The MOS 6581/8580 SID is arguably one of the greatest sound chips to ever be produced. During its time, there was no other 8-bit computer that had the sound capabilities of the C64. Even in contemporary times, the unique sound quality of the SID is still a desired effect that modern musicians seek to take advantage of. Newer dedicated hardware, such as the SIDStation, has been used by groups such as Timbaland and Machinae Supremacy to produce the sweet C64-style synth sounds that can’t be gotten anywhere else.

5. Hackability

While computers today can render 3D worlds while playing a 20 part symphony and downloading a set of encyclopedias, this comes at a cost – and that cost is complexity. The beauty of a machine like the C64 is a hardware or software developer’s ability to interact directly with the machine. You can read and write directly from/to memory, tie into the system bus, and do a whole other array of low level things that 62 layers of hardware and operating system don’t allow you to do on a new PC. For those who love to tinker, this is a dream.

6. New Capabilities

Due in large part to #2 and #5, new hardware still being made constantly, which breathes incredible new life into the machine. From SD/CF card readers and Ethernet adapters, to mp3 players and accelerators, the Commodore 64 of today is a different beast than in its 80s heyday. When a machine with a 1 MHz processor and 64K of RAM can surf the web, tweet on Twitter, and can access files on an 160GB IDE hard drive, that’s truly amazing.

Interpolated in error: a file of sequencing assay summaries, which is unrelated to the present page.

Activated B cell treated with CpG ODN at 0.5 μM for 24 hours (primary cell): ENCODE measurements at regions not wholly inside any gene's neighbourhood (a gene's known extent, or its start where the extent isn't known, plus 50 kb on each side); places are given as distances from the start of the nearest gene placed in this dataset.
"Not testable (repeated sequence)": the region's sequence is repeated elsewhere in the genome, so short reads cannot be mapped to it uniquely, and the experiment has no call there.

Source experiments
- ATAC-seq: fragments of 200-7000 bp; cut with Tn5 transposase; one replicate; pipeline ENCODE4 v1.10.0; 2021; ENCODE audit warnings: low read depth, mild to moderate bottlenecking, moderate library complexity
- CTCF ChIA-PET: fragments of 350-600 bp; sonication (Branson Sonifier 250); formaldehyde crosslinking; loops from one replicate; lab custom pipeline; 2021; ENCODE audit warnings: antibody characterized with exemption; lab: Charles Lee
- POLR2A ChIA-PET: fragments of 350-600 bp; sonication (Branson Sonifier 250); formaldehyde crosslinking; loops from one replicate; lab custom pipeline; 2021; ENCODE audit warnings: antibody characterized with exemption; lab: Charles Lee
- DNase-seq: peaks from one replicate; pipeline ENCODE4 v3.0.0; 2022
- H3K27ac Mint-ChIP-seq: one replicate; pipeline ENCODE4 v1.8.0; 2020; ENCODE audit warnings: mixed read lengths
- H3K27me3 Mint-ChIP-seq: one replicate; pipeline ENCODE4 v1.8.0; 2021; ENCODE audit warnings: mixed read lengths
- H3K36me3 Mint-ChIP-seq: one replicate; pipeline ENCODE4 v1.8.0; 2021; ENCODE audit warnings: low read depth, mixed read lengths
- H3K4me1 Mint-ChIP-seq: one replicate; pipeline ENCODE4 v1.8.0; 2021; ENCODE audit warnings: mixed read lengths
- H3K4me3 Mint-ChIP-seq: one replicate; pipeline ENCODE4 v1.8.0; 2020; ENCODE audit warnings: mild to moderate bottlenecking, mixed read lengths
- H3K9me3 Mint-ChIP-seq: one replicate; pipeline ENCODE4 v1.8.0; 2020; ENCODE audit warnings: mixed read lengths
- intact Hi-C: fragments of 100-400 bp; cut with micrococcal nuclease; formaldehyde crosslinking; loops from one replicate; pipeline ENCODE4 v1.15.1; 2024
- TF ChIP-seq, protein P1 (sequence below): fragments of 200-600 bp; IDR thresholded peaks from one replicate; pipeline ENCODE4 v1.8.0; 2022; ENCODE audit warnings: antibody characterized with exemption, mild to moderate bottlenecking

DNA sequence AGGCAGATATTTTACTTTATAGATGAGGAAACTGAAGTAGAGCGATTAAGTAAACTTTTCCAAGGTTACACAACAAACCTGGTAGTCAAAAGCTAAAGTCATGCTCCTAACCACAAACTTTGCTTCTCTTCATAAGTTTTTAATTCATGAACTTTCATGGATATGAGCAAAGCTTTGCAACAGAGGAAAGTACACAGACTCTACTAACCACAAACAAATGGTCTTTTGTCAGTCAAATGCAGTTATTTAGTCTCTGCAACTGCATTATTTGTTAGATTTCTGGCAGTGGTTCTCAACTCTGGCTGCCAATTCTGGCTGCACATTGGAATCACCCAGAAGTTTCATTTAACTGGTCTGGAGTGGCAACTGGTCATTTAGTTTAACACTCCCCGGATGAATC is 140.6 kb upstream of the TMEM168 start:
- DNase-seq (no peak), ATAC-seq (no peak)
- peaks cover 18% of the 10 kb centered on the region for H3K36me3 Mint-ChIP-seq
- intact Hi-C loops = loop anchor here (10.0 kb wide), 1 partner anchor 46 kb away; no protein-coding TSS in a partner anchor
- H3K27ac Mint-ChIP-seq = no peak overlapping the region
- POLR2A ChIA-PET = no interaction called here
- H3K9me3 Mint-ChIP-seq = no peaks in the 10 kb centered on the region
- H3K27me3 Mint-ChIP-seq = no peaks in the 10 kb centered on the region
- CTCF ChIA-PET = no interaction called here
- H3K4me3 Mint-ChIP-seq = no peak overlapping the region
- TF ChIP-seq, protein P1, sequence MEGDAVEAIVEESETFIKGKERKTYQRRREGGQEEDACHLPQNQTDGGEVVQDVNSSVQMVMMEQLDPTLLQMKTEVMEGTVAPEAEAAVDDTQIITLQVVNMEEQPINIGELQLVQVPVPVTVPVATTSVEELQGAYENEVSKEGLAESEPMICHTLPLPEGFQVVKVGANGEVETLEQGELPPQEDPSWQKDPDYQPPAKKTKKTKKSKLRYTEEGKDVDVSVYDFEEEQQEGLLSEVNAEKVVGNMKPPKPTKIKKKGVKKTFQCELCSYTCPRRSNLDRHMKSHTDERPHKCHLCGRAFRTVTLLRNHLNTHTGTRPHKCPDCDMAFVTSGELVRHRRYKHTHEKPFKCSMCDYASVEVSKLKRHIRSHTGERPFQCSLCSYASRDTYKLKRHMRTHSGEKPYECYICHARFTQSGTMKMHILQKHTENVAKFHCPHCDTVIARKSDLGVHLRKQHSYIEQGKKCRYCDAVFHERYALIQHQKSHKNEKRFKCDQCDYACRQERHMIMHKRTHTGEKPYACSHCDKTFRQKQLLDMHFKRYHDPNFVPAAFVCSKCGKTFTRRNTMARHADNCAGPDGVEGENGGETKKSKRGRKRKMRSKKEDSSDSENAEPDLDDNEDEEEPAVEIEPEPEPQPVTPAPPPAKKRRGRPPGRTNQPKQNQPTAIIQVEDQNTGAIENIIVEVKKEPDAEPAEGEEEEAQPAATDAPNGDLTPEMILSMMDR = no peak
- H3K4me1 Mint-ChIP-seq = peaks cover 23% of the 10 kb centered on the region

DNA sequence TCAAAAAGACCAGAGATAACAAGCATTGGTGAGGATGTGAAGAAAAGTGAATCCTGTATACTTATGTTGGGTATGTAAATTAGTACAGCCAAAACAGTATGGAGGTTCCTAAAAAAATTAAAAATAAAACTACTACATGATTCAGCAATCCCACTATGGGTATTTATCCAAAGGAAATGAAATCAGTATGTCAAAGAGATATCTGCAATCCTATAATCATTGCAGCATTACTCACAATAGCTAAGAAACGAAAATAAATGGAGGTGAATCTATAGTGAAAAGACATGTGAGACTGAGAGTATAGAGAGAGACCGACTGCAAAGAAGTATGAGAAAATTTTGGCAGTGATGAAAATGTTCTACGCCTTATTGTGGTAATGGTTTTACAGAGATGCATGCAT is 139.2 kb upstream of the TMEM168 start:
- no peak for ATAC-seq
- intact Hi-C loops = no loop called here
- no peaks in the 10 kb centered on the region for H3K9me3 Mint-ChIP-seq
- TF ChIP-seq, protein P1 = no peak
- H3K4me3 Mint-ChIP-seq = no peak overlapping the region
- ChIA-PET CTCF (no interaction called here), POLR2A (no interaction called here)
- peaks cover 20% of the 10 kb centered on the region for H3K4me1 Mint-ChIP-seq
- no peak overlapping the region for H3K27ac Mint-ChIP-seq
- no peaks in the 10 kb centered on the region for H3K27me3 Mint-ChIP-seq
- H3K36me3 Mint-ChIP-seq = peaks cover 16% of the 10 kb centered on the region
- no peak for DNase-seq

7. Strong Emulator Support

Using a Commodore 64 doesn’t necessarily mean you need the hardware anymore. Since the advent of faster machines with emulation capabilities, many developers have been working on virtual versions of the hardware counterpart. Many years have passed, and these are now solid, amazing, and free applications that allow you to use a C64 on a variety of devices, from computers and laptops to PSPs and iPhones. Even if all the hardware one day disappeared, emulators never will. Two of the most popular ones are VICE and CCS64).

8. FPGA Implementations

In the same vein as #7, some hardware wizards have gone the emulation route, but instead of producing a software version, have reimplemented the machine in FPGA hardware. In this manner, the C64 exists as firmware on a programmable chip, which allows for smaller, cheaper, and easily upgradable/hackable versions of the C64. And since the machine exists as firmware, many of these devices have different models of computers on the same device – flip the switch and go from using a C64 to an Amiga 500. Examples include Jeri Ellsworth’s DTV and the MCC (Multiple Classic Computer).